I don’t usually get nervous before a trip, but I was admittedly hesitant before hopping on a plane to Cairo. Like everyone else, I’ve watched the news in recent months as certain areas in the Middle East have imploded amidst bullets, bombs and kidnappings. I’ve also watched as Egypt has gone through its own revolution, throwing out one leader, replacing it with another even more dubious one and finally settling on a new government. Things have been quiet in Egypt recently, but it’s hard to know what that really means. Sure, everyone told me it was safe, the State Department told me it was safe but I still couldn’t help but wonder and I don’t think I’m alone.
Before I leave for any trip, I get a lot of questions via social media about whatever destination I’m visiting. When it came to Egypt though, safety and security dominated the inquiries. And with good reason; it’s confusing to know which countries in the Middle East are ok to visit and which ones aren’t and honestly, most travelers err on the side of caution and just skip the whole region. And just like my experience in Jordan, skipping Egypt is a mistake no one should make.
Egypt has depended on tourism for a long time and for well more than a century, traveling to the land of the pharaohs and visiting sites like the Pyramids, Sphinx, Luxor and others has been at the top of bucket lists for people around the world. For many of us it was pictures of those amazing pyramids that first fueled our wanderlust as kids, never letting up until we get that chance to see them in person. The revolution of 2011 changed all that.
The revolution was one of those moments that has and will continue to define Egypt for generations, but with it came a lot of uncertainty and political change that they’re still frankly trying to figure out. The violence we all saw on TV put a quick end to tourism in the short term in Egypt, and it’s only now that it has started up again.
I traveled to Egypt with Insight Vacations, a luxury tour operator that has run trips around Egypt for years. Like everyone else, they were forced to temporarily halt their operations, waiting until things calmed down. Last week I joined their first trip back to Egypt in two years, a signal that they believe the time is right once again to introduce people around the world to the wonders of ancient Egypt.
They’re not alone either, several other tour operators and cruise lines have once again started offering trips, but it begs the question: Is Egypt ready for tourists?
When it comes to safety and security, I always make sure that I keep up with current events, monitor State Department warnings and so on. The fact is that the mainland of Egypt has been fine and hopefully it will stay that way. The Sinai Peninsula next to Israel remains a region of uncertainty, and is frankly to be avoided. But the tours aren’t visiting Sinai, they’re visiting the classical tourist sites of Egypt and after visiting, I can see why.
To say that visiting Egypt is a once-in-a-lifetime experience is accurate I think. The numbers of ancient and incredible sites need to be seen to be believed. And guess what? There’s no one there. On the first day we pulled into the parking lot of Karnak Temple, one of the most famous temples of ancient Egypt and a definite tourist hotspot. We were the only coach bus there. The only one. Five years ago, that parking lot would have been full our guide said. It was a preview to a recurring theme throughout the trip – Egypt is open, but no one has noticed.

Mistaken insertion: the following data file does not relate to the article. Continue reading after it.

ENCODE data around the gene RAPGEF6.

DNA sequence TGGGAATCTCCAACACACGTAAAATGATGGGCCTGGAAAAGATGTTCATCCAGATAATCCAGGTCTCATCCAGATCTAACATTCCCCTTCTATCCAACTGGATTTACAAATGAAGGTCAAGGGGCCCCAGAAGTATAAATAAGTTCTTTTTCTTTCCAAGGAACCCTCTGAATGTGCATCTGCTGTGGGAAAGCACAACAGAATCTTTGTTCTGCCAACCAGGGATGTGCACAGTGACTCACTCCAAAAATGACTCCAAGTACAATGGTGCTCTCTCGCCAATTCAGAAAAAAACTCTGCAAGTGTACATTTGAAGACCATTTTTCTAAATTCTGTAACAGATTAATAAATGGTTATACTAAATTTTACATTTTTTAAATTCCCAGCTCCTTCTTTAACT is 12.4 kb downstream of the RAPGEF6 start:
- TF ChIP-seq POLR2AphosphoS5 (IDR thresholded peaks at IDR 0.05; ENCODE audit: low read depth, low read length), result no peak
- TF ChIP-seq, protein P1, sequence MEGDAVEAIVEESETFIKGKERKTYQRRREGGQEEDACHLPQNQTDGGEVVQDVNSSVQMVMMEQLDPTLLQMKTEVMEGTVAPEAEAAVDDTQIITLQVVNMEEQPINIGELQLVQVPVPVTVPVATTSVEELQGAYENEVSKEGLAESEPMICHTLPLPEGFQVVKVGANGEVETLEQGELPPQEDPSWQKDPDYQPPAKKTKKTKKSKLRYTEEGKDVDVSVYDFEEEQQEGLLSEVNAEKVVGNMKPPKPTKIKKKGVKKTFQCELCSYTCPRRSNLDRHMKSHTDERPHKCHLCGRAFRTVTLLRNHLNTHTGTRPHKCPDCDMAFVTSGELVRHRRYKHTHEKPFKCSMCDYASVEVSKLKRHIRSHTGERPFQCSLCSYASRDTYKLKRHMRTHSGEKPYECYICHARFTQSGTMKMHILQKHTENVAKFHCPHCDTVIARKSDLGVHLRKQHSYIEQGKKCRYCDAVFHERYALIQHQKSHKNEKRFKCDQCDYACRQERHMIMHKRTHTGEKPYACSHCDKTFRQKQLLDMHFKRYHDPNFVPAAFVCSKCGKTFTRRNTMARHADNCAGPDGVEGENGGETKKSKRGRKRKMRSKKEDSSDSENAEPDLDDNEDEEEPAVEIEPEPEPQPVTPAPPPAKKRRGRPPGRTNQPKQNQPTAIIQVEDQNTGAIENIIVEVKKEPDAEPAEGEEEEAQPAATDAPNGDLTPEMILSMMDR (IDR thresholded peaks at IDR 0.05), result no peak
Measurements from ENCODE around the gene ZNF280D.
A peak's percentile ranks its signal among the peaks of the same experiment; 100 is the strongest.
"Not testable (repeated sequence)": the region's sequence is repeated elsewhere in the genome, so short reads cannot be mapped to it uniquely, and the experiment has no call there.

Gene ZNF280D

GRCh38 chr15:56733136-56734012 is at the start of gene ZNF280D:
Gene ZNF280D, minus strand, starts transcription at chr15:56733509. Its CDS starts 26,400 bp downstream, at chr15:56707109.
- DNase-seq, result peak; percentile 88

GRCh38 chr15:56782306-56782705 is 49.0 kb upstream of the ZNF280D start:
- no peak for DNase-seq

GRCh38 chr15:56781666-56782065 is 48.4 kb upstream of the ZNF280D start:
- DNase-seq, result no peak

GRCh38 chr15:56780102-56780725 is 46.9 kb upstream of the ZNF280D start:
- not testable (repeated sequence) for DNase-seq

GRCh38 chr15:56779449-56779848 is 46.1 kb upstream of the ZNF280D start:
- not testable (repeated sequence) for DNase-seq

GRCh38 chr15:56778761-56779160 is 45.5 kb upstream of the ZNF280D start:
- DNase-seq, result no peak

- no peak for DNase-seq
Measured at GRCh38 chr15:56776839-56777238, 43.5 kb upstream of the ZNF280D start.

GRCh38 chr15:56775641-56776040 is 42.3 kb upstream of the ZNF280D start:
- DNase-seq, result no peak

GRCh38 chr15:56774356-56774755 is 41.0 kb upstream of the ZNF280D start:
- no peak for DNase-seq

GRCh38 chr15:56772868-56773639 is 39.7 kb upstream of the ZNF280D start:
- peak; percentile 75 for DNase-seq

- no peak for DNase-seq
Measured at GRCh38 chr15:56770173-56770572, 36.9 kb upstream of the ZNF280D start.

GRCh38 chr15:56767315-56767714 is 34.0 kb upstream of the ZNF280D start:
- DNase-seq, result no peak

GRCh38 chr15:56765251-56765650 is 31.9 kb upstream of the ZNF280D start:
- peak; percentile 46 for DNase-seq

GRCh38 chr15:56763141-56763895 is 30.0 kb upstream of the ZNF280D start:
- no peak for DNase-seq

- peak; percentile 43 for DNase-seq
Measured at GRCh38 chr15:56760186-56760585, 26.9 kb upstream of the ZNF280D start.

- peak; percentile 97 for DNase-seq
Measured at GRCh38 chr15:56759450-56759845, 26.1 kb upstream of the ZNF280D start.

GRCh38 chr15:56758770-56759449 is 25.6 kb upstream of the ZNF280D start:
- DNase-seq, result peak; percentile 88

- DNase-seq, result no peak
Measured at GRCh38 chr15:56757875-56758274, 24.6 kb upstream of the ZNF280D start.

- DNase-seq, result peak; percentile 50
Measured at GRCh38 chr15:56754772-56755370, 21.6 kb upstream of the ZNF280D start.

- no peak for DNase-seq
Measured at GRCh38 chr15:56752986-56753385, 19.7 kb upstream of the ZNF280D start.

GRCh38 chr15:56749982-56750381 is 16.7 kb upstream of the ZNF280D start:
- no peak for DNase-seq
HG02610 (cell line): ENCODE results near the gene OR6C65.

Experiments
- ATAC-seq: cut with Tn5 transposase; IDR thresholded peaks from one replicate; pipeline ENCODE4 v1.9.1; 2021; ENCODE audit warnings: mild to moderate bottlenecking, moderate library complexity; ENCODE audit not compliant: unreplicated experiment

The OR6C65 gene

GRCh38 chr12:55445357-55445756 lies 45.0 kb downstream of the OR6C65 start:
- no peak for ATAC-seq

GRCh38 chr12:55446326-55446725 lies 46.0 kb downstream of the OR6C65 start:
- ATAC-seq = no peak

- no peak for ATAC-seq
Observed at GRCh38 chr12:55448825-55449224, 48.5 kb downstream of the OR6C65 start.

Two years is a long time to go without a job, or at least not much of one, but that’s exactly what the millions working in Egypt’s tourism industry have had to endure. From our tour director, who holds a Master’s in Egyptian History and Archeology, to the hawkers begging us to give them $1 for some postcards. Everyone has suffered and everyone is ready to return to normal.
So how did I feel traveling through Egypt? Fine actually, with not one hint of problems anywhere and that’s the truth. From chaotic Cairo to the southern city of Aswan and places in between, I met plenty of people, ambled along streets and alleyways but not once did I fear for my safety. I’m not saying this for the heck of it and of course I can’t guarantee it for everyone into the future, but it was my personal experience in Egypt.
For visitors, you will never see Egypt like you will today and in the months, and probably year or two to come. Instead of battling hoards of tourists, you will have the chance to slowly explore some of the most important sites in the history of the world practically alone. I stood in front of the mighty Pyramid of Cheops and I counted maybe 50 other people in the general vicinity of the pyramid. You know, the massive pyramid that’s bigger than Westminster Abbey or St. Peter’s Basilica? That’s unheard of and makes the experience very special for those who venture out to Egypt.
So yes, from my point of view I think that now is indeed a great time to visit Egypt. It seems to be safe and stable, deals can be had and more importantly, it’s a chance to live out that childhood fantasy I mentioned before. It’s also good for Egypt. Those millions working in tourism need money. They’re getting more and more desperate, and that’s never a good thing. They need to once again earn money so they can support their families and help everyone return to as normal a place as Egypt can get.
On my last day in Cairo I was walking through a market and a municipal worker, a street cleaner, looked up at me, grabbed my hand and said, “Thank you. Thank you.” That was it, but nothing else had to be said and that more than anything confirmed everything I had started to think about beautiful Egypt.